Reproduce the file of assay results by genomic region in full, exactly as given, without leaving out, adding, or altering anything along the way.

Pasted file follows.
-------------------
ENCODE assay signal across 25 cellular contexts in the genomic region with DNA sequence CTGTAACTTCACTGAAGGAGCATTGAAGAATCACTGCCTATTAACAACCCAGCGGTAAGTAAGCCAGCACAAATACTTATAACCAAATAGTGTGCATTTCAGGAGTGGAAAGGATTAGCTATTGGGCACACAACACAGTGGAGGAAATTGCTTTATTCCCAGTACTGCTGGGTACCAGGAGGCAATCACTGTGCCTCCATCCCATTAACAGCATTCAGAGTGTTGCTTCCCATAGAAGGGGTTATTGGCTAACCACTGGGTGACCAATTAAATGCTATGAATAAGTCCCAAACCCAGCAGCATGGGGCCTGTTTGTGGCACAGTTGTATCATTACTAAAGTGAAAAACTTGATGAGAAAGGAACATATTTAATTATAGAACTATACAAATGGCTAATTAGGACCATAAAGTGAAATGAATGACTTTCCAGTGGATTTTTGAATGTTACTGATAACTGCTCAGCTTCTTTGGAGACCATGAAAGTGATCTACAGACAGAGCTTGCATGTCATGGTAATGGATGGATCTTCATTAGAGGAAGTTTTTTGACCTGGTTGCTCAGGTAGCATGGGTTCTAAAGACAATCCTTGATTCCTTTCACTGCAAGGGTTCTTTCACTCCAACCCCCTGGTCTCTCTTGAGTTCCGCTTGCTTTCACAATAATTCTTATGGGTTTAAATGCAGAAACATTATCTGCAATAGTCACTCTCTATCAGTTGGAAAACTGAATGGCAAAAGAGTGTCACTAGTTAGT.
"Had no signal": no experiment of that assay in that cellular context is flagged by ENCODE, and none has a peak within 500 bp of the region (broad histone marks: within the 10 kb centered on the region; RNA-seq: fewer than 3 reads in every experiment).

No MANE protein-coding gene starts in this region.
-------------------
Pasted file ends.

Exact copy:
ENCODE assay signal across 25 cellular contexts in the genomic region with DNA sequence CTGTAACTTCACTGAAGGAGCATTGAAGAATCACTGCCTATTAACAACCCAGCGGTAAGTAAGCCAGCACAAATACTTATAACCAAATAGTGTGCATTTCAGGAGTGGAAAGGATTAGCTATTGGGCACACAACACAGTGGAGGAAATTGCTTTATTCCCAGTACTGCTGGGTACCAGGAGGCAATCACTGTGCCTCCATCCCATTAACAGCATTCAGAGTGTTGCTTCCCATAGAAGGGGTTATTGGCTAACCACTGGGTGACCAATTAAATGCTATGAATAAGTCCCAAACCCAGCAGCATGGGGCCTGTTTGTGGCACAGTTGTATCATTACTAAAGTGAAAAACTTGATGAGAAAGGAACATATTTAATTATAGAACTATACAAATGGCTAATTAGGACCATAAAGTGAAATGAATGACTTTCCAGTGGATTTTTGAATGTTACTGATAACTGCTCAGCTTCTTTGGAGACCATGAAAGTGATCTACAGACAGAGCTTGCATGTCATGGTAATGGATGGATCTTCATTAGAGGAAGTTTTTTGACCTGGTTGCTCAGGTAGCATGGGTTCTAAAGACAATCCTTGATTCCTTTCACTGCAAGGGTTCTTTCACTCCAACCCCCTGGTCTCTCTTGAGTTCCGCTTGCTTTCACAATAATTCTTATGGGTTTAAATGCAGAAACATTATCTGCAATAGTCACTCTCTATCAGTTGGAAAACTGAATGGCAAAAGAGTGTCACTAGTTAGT.
"Had no signal": no experiment of that assay in that cellular context is flagged by ENCODE, and none has a peak within 500 bp of the region (broad histone marks: within the 10 kb centered on the region; RNA-seq: fewer than 3 reads in every experiment).

No MANE protein-coding gene starts in this region.